All September on VinePair, we’re turning our focus to America’s spirit: bourbon. For our third annual Bourbon Month, we’re exploring the industry legends and innovators, our favorite craft distilleries, new bottles we love, and more.
Just as the unicorn is a mythical creature, the often bandied-about stuff of legends, its mesmerizing beauty frequently discussed but rarely seen, so too are many of the most famous bottles in the bourbon world today. Unlike that spiral-horned equine, however, there was a time these whiskey unicorns actually appeared “in the wild”— in other words, on store shelves — before hunters started taking them out.
First there was Pappy Van Winkle, and when that disappeared they came for the Buffalo Trace Antique Collection (BTAC). They started calling it “bee-tack” and when that five-bottle yearly release dried up they moved on to other allocated whiskeys from Sazerac Co.’s Buffalo Trace Distillery, namely E.H. Taylor, Jr. and Elmer T. Lee.
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At some point, circa 2013 or so, someone figured out that anything named Weller also used the same wheated mash bill as Pappy and eventually these former $25 shelf bourbons were also gone. The same fate would soon befall Eagle Rare, Sazerac Rye, and the flagship Buffalo Trace, an $18 bottle many bars used to use in their well drinks. Then they came for Blanton’s — yet another Buffalo Trace release — that had been a reliably nice, modestly priced, always-available bottle since its inception in 1984, but was suddenly a unicorn, with liquor store owners now gouging customers.
A stranger fate would befall Stagg Jr., which Buffalo Trace had specifically created as an easier-to-find, harder-to-covet analogue for BTAC big brother George T. Stagg. Stranger than that would be the endless Weller line extensions that would seemingly appear out of thin air, then vanish just as quickly.
The point is, it’s not hard to predict the next bourbon unicorn — it will be any new releases or line extensions from the Buffalo Trace Distillery. (I’ve recently even joked that Wheatley Vodka could become one, once bourbon dorks realize it, too, employs the same wheated mash bill as, yes, Pappy.)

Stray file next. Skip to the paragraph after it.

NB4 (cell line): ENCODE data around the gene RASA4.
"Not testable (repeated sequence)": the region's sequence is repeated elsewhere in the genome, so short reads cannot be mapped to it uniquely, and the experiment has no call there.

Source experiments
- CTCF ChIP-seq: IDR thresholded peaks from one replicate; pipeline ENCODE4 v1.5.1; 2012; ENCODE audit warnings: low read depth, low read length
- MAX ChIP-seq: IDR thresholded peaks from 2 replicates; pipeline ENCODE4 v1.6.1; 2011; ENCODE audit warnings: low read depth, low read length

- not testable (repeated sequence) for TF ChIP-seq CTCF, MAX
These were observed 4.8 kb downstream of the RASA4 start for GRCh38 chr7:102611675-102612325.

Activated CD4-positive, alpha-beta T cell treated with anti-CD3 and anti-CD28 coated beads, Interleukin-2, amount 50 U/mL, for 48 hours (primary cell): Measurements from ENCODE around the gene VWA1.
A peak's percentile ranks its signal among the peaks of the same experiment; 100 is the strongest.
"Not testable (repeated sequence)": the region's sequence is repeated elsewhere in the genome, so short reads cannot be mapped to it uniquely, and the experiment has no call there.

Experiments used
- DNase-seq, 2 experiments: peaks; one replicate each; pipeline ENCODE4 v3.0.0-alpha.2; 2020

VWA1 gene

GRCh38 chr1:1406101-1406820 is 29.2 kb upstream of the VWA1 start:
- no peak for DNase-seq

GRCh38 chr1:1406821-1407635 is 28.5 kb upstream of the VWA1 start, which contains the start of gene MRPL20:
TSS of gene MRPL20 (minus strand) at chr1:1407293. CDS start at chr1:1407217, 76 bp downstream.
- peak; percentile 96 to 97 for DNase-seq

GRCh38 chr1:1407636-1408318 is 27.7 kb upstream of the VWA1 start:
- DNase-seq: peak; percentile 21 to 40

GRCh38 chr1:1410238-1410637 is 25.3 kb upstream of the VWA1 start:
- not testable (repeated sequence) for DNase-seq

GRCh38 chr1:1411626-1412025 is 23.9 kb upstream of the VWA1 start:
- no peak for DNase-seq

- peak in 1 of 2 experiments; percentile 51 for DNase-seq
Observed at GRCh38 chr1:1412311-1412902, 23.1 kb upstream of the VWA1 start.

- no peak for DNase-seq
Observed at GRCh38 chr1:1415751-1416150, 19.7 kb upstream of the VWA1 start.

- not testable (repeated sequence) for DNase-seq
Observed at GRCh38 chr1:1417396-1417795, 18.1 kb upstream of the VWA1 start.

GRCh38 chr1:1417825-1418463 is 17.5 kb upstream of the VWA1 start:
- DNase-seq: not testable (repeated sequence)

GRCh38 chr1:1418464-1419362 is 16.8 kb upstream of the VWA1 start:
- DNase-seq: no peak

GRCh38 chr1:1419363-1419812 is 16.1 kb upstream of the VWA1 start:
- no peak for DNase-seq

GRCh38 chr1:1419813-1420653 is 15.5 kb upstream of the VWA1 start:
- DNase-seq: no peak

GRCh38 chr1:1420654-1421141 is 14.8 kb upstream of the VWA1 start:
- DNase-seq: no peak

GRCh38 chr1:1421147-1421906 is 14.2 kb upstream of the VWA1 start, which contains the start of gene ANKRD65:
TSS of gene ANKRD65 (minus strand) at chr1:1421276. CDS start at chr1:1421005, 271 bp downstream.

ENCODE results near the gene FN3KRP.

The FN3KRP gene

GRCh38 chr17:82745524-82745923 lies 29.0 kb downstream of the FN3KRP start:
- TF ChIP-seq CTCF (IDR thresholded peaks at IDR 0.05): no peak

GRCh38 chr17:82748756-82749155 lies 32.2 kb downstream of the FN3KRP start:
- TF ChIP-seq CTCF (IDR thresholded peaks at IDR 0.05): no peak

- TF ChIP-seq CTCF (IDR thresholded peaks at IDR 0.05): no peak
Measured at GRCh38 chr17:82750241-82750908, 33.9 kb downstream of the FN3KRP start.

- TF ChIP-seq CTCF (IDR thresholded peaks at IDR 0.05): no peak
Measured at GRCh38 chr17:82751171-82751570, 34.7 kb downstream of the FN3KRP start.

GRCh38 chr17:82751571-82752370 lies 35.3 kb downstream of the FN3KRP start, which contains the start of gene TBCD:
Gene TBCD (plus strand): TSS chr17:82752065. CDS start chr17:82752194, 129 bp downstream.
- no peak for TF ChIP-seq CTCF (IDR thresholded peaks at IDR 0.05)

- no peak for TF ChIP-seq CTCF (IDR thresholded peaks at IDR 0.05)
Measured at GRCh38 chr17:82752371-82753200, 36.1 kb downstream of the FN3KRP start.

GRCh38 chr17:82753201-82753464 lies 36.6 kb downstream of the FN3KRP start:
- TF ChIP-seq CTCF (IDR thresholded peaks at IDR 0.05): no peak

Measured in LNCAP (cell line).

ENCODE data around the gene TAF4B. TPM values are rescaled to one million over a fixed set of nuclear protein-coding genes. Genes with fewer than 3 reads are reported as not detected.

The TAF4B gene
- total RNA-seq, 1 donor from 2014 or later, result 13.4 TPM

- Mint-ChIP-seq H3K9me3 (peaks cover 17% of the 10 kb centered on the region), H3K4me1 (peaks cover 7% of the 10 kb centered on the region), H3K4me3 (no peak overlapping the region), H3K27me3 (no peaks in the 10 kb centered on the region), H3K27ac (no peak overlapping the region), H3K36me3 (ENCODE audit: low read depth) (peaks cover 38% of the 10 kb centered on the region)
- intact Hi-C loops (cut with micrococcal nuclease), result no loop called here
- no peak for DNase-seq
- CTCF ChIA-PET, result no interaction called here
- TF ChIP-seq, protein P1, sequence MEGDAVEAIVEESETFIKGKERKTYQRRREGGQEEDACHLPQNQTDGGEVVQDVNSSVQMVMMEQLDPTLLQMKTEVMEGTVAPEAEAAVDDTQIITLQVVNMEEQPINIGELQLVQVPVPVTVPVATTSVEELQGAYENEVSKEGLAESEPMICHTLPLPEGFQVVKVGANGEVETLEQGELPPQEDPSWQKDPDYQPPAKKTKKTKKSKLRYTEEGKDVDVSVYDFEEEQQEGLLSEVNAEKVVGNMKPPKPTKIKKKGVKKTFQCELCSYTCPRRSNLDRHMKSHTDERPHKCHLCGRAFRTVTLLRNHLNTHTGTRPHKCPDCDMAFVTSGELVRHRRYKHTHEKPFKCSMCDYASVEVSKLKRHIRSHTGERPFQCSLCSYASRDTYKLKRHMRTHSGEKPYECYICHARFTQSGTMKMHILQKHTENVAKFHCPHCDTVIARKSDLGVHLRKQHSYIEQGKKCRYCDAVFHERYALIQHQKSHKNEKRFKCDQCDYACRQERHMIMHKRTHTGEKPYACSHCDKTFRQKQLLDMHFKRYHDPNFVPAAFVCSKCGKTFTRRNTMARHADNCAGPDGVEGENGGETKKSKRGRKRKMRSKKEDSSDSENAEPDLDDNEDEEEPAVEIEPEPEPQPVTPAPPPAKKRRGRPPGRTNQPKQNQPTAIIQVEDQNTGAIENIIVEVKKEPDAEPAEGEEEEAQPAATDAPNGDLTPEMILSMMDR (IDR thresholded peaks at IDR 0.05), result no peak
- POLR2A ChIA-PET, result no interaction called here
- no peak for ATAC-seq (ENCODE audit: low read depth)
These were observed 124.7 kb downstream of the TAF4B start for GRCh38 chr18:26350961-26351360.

That said, if we’re looking beyond Buffalo Trace, if we’re looking beyond the few other yearly unicorns coming from other Kentucky distilleries — stuff like Old Forester Birthday Bourbon, Heaven Hill’s Parker Heritage Collection, Four Roses Limited Edition Small Batch, and anything Willett (except Pot Still) — and also ignore the artificial unicorns created by silly private barrel selections, then what bottles currently available on shelves…
Might one day not be?
Bourbon Unicorns, the Next Class
Buffalo Trace Kosher Wheat Recipe ($40)
Considering everything Buffalo Trace touches turns to unicorn, even more so if it’s a wheated bourbon like Pappy, I remain stupefied that this well-priced offering has never reached such vaunted status. One of a trio of bottles (there is also a Kosher Rye Recipe bourbon and Kosher Straight Rye) released at the end of Passover each year, it’s complex, a little sweet, easy-drinking, and of a generous proof. If Weller is often seen as “poor man’s Pappy,” why isn’t Kosher Wheat seen as “the chosen people’s Pappy”? Maybe gentile bourbon collectors simply don’t realize that they’re allowed to drink this? Still, don’t be surprised if one day it is no longer available for your Kiddush.
Maker’s Mark Wood Finishing Series ($60)